"In today's environment threats such as active shooter are realities," said Master Sgt. Peter Maraia, AMC SF Budget and Resources Manager. "Defenders must be tactically sound and experts with the tools of their trade in order to effectively eliminate such threats "Ken Good, a former U.S. Navy SEAL, and his instructors teach weapons and tactics principles that can be modified and applied to any hostile situation."

The company, Progressive Combat Solutions, trains military and law enforcement personnel preparing them to respond to acts of violence, criminal encounters and sudden attacks using the decision-making process known as the OODA (Observe, Orient, Decide and Act) Loop, a concept originally coined by the Air Force.

Col. Randall Richert, AMC Chief of Security Forces said, "Everyone in Air Force has to qualify on weapons including security forces; but this training is geared specifically towards enhancing the proficiency skills of the Security Forces career field so they can get really good at using a weapon and apprehending members with proper force because it is their primary job. We want to make sure the Security Forces Airmen are experts with the tools they use for defending themselves and the members on the base during incidents."

The Airmen conducted live fire marksmanship at the base firing range and force-on-force with dye-marking cartridge rounds allowing them to hone their tactics. According to one Airman, this is the most beneficial training he has participated in since joining the military. Senior Airman Terrell Brandon from McConnell AFB, Kans., was one of the many SFS members selected to participate.

"Every day we learned something different whether it was shooting techniques or force-on-force," said Brandon, a Security Forces trainer. "This training is different because there is more force-on-force. The training I have participated in the past consists of 'I am up, you see me, I am down' scenarios. Here we learned how to communicate and shoot at the same time rather than one or the other. It was as realistic as possible without shooting live rounds at each other."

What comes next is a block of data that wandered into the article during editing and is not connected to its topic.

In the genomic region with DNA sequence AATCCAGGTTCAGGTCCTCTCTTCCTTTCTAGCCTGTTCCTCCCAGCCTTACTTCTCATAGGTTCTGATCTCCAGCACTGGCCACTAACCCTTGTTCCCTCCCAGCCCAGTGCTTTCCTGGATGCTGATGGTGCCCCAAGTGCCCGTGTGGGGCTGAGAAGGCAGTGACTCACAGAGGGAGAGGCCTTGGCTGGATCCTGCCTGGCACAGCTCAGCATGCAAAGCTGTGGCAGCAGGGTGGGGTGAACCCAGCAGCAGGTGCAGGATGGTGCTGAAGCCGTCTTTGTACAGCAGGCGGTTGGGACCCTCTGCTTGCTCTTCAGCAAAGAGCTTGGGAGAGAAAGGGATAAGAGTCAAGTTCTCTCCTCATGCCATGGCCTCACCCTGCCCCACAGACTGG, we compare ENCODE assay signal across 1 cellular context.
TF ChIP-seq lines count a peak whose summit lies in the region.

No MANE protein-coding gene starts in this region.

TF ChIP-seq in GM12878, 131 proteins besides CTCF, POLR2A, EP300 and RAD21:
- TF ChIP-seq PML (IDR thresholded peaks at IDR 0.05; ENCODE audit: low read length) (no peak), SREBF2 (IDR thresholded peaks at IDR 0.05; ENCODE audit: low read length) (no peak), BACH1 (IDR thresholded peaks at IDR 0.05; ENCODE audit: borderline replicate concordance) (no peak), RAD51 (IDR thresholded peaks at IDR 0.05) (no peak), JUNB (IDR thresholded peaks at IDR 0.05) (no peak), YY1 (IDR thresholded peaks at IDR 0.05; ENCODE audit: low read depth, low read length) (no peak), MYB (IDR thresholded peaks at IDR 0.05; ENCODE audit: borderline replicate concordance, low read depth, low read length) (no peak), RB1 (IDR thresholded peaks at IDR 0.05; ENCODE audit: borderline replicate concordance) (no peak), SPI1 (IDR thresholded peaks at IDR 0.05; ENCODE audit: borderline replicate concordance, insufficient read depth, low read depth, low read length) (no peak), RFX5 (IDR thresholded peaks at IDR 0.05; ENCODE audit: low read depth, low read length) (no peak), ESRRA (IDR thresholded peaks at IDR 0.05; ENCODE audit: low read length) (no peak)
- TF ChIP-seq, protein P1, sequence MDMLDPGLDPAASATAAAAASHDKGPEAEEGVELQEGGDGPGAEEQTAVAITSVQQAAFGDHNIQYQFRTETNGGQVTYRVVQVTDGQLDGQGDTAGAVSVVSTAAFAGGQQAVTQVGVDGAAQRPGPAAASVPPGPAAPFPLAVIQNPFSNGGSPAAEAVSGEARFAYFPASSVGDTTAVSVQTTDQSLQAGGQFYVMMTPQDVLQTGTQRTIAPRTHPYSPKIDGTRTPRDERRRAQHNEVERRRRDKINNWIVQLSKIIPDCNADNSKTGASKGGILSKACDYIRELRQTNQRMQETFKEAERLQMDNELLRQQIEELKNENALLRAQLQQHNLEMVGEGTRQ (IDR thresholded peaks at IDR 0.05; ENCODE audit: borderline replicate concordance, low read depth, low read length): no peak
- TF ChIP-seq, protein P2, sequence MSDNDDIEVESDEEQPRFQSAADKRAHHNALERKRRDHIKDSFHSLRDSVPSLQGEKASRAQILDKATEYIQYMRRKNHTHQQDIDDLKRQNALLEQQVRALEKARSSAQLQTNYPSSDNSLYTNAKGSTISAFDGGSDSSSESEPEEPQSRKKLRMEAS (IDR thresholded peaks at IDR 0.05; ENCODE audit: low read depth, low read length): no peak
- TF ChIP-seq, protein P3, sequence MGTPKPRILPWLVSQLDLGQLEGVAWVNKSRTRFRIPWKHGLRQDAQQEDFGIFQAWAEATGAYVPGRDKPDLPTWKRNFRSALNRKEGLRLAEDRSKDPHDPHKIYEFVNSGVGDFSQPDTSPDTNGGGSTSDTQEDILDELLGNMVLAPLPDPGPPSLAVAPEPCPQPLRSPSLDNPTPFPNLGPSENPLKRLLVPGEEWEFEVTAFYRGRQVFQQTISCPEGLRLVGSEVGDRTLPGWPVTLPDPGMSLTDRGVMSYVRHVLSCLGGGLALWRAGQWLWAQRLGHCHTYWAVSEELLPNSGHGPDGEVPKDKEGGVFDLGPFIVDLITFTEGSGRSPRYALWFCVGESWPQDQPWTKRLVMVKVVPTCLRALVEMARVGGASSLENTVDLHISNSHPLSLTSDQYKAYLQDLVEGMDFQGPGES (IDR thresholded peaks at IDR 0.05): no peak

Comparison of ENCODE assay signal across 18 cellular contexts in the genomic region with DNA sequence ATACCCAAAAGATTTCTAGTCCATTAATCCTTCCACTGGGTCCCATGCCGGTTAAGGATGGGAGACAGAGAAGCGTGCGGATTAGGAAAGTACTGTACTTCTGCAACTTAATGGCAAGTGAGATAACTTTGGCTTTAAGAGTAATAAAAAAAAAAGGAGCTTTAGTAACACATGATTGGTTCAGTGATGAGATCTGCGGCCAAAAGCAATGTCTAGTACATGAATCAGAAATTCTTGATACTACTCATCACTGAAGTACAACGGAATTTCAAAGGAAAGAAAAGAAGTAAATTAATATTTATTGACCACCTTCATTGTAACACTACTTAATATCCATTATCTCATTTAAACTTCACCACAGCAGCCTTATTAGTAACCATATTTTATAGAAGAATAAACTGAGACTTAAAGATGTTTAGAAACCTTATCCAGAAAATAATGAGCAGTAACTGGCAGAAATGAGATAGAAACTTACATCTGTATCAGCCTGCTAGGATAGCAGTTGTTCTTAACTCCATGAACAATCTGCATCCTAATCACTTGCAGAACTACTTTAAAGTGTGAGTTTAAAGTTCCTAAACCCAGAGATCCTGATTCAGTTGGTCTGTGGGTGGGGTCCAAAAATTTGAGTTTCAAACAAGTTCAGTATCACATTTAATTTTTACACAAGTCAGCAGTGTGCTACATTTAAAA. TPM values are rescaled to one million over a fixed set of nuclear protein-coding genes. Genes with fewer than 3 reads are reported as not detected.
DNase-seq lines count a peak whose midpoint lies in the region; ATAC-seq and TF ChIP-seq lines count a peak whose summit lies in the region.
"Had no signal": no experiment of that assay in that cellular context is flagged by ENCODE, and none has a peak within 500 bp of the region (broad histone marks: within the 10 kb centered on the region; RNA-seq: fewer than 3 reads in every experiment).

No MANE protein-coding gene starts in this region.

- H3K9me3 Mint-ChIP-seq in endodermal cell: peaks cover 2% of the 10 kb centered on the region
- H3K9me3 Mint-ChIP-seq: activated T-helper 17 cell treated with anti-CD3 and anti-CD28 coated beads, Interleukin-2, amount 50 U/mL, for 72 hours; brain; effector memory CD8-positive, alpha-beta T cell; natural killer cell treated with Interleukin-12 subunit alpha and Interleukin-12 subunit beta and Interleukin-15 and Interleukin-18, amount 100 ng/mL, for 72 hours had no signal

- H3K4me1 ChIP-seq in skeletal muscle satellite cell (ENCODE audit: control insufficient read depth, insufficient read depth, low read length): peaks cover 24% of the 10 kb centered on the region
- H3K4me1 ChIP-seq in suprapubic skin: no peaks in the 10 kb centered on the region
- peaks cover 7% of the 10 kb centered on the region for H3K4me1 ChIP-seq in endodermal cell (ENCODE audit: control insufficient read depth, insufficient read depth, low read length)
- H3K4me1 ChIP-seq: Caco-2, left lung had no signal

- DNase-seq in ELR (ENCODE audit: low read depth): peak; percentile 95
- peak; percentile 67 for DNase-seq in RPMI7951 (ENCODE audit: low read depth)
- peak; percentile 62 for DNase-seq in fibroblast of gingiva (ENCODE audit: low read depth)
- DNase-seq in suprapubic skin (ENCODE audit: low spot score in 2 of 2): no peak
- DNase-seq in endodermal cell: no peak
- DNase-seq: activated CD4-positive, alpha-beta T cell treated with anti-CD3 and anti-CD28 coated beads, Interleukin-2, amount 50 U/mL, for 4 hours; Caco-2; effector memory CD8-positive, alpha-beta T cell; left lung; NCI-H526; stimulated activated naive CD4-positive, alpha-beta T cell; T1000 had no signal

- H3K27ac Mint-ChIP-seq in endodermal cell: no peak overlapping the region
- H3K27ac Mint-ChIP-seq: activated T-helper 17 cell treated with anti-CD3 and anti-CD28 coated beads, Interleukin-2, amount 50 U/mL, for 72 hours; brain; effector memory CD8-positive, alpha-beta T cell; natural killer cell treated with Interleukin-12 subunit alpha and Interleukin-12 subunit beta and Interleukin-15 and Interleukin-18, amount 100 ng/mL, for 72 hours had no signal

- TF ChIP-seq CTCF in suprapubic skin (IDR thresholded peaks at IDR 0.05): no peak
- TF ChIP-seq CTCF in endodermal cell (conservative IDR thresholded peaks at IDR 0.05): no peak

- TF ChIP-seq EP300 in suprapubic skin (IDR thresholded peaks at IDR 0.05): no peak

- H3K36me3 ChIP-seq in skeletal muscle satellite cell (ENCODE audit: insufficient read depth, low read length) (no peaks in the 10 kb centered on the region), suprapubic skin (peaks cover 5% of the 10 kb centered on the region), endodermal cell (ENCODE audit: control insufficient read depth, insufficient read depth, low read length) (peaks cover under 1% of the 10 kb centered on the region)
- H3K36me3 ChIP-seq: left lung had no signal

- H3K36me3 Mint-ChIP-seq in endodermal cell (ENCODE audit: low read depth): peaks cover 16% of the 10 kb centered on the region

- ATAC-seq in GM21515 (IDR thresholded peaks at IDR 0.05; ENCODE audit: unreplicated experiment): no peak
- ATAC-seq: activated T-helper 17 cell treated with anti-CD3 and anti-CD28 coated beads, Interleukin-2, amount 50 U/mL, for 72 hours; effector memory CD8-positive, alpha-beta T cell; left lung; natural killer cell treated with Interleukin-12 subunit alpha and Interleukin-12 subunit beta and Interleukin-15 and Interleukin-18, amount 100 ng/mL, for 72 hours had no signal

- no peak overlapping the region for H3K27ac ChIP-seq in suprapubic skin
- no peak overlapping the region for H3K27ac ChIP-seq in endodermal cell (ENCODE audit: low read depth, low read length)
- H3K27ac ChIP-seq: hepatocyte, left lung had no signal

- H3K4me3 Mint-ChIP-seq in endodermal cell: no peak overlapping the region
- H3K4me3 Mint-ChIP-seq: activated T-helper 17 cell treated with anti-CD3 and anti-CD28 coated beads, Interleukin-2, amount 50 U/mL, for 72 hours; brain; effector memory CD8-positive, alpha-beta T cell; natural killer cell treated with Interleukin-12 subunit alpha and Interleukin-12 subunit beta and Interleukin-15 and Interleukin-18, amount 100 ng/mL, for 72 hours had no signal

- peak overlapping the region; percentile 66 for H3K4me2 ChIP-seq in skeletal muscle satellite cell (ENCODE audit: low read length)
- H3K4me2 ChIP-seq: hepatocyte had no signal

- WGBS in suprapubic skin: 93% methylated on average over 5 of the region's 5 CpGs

Brandon said they practiced firing positions, stances and drills, learned different ways to conduct force-on-force training and new ways to enter and clear rooms and buildings.

"The instructors did a great job putting it into perspective," said Brandon. "I hope to see more training opportunities like this available in the future."

After each war the military has had the tendency to lose certain skillsets they gain during combat. The Air Mobility Command Chief of Security Forces is creating training to retain combat skills learned in recent wars while getting back to the basics and polishing garrison skills the Airmen use for day-to-day duties.

"The goal of the training is that the SF members attending will take what they learned here back to their units to teach other SF members, improving the skills of the Airmen who are not so proficient," said Richert. "For the next six to eight months we [AMC] plan to document the progress of Airmen who receive the training to see what it is we can do better with the goal of expanding the training across the whole Air Force."

JSTARS Recap team holds industry week

by Justin Oakes
66th Air Base Group Public Affairs

4/15/2014 - HANSCOM AIR FORCE BASE, Mass. -- With the Air Force's Joint STARS recapitalization initiative gaining speed, aircraft and communication companies from around the country gathered for an industry week at Hanscom AFB, Mass., April 7-10, 2014.

More than 100 participants from 35 companies attended the event where a series of government briefings, presentations from small business sub-contractors, one-on-one sessions with government representatives and a networking lunch took place.

"The purpose of the event was to open a dialogue with industry representatives and engage in discussion about the results of the latest JSTARS request for information," said Maj. Kate Stowe, aircraft and communications team lead. "We received some great technical information to help us move forward and identify the solutions for the program."

The JSTARS Recapitalization team intends to field 16 modern aircraft with an on-board battle management command and control suite, advanced communication subsystem and an updated sensor. The recapitalized system will also interact with all elements of the theater air control system, which includes JSTARS and AWACS aircraft, control and reporting centers and air operations centers.

According to program officials, some of the specific items they are also looking into include a Federal Aviation Administration-certified flight deck, an air refueling capability and an airframe that would accommodate a 10- to 13-person aircrew.

During the event, attendees received a first-hand look at several business jet class aircraft that were on display from prospective contractors.

In addition to airframe possibilities, industry representatives discussed other solutions ranging from communications to power capabilities to integration.